Indigenous to North America and were developed thousands of years ago by Native Americans to be drought-tolerant. Higher in protein and fiber than other beans (which are already packed), and calcium, what more can you ask for in a bean?  An appealing nutty sweet flavour completely different from other beans. The small beans plump up a bit but keep a meaty, dense texture. Excellent for use in salads, pot beans, dips, casseroles, soup, chili. Some recipes included! (80 Days)

Growing Tepary Beans & Recipes

As soon as the pods begin to turn brown and dry out (typically in mid-September to October), stop watering. When 80% of the pods on a bush are brown, harvest the entire plant, pulling or cutting it from the ground. The remaining green pods will continue to ripen after the harvest. Let the harvested plants continue to dry for a few days until all the pods are fully dried and brown. Place them on a tarp and stomp or hit the beans from the pods. The pods should burst open easily, allowing the beans to pop out. Rake away all stems and leaves, leaving the beans scattered on the tarp. Winnow to remove any remaining chaff, leaves, and sticks by throwing the beans into the air (allowing the wind will blow away the lighter chaff, while the heavier beans will fall back down to the tarp). Or, place beans in a colander and gently swirl so the chaff and debris falls through.


Tepary Bean Hummus with Chile de Arbol

This deeply spicy, smoky hummus is a warming twist on the staple spread. Serve with a plate of fresh vegetables for dipping or on toasted crostinis (recipe below) with caramelized onions and fresh cilantro. Sesame seeds can easily be replaced with equal portions of tahini and peanut butter can substitute for whole peanuts. If you prefer a milder dish, start with just 2-3 chiles de arbol.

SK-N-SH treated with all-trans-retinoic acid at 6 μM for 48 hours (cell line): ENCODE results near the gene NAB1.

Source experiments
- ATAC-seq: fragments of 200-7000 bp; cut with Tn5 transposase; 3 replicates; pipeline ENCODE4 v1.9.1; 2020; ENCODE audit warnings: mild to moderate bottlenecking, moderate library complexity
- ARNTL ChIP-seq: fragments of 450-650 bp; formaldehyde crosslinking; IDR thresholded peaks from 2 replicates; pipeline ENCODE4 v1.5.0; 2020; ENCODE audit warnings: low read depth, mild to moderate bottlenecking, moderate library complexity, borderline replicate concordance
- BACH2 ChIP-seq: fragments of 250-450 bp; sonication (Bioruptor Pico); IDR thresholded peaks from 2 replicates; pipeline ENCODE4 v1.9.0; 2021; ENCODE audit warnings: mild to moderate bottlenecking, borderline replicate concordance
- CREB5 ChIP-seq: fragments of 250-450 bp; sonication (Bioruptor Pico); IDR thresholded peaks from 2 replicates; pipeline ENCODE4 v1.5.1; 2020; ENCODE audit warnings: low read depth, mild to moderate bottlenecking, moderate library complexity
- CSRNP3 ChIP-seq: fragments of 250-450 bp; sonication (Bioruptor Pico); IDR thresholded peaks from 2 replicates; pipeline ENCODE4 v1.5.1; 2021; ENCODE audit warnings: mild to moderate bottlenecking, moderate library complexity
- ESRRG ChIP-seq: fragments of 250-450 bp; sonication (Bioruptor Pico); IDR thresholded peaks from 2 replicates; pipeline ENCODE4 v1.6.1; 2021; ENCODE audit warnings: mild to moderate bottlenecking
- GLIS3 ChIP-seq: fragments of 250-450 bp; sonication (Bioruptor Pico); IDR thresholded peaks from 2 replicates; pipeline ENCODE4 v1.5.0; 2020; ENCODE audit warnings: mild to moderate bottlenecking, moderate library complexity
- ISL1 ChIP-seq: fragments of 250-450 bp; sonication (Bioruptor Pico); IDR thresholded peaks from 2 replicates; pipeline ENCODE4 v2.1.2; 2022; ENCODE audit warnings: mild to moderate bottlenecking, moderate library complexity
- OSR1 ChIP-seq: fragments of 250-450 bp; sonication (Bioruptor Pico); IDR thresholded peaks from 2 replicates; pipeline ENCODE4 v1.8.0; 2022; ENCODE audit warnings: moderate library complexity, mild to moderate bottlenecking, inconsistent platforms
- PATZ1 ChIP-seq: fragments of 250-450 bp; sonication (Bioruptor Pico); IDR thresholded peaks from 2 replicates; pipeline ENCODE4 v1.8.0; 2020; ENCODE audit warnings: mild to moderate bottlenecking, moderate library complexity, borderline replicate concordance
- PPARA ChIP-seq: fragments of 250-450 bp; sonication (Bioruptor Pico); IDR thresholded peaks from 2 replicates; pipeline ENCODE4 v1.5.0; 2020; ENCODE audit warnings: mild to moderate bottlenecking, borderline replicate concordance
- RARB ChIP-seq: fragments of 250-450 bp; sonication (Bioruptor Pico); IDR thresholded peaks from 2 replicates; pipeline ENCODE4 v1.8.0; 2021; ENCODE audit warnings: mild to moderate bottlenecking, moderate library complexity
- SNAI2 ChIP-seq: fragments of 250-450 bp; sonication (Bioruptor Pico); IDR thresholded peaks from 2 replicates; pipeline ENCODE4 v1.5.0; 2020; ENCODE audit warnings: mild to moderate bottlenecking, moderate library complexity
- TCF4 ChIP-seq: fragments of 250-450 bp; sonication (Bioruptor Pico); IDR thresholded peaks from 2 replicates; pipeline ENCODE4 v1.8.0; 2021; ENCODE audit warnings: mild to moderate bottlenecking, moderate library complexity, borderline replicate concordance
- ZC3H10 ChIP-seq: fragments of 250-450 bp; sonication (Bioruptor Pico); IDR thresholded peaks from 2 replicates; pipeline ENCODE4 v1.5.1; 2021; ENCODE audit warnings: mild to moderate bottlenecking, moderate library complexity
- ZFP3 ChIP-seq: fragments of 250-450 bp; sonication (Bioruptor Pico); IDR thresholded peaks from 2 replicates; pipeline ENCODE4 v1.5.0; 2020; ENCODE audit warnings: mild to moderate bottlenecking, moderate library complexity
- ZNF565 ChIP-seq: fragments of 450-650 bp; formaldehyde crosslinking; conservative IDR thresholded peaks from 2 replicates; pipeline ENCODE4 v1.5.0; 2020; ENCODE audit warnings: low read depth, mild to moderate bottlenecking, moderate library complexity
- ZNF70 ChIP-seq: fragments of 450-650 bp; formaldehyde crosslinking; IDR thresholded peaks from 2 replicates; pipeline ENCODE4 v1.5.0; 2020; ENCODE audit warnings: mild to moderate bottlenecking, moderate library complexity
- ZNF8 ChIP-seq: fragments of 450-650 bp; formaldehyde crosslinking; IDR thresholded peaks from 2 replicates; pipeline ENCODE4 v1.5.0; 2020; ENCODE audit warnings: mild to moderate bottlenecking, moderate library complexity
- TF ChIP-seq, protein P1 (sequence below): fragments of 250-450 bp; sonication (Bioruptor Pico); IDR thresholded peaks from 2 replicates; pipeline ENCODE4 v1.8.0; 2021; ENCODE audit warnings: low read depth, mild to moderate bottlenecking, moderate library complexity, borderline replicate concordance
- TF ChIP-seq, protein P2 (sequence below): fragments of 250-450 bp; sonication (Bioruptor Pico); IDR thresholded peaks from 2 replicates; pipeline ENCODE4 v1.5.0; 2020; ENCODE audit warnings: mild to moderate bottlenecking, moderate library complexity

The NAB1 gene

• 1 tablespoon + 1/4 cup of olive oil
  • 1 medium white onion, minced
  • 5 cloves garlic, lightly smashed
  • 8-10 chiles de arbol
  • 1/2 teaspoon black peppercorns
  • 5 whole cloves
  • 1 teaspoon oregano
  • 1/2 teaspoon dried thyme
  • 1/3 cup roasted peanuts
  • 1/4 cup sesame seeds
  • 1 cup of water
  • 1 1/2 cups cooked tepary beans (1 cup dry beans soaked overnight produces 3 cups of beans)
  • 1 1/2 teaspoons salt
  • Zest and juice of one lemon
  • 1/4 cup extra virgin olive oil

To make: Add 1 tablespoon of olive oil and saute onions and garlic in a medium-sized skillet on medium heat for 4-5 minutes, until the onions are lightly brown. Add the chiles de arbol, peppercorns, cloves, thyme, peanuts, and sesame seeds and cook stirring throughout for 2-3 minutes.

Simmer tepary beans in the water on medium-high heat for 5-7 minutes until the liquid is reduced by half, then add salt and stir in onion mixture.

Pour the mixture into a blender or food processor. Add the lemon juice and zest along with the remaining 1/4 cup of olive oil, and puree until smooth and consistent. If necessary drizzle additional water (a couple tablespoons at a time) and puree until smooth. Garnish with olive, oil and fresh herbs or toasted sesame seeds.



  • 1 baguette (8 to 10 ounces), sliced 1/4 inch thick
  • 3/4 cup extra-virgin olive oil
  • Kosher salt and freshly ground pepper


Preheat oven to 350 degrees. Arrange baguette slices on two large rimmed baking sheets; brush both sides with oil, and season with salt and pepper.
Bake, rotating sheets halfway through, until golden, 15 to 20 minutes (if undersides are not browning, turn crostini over once during baking). Let cool on baking sheets. Top crostini with desired toppings, and serve.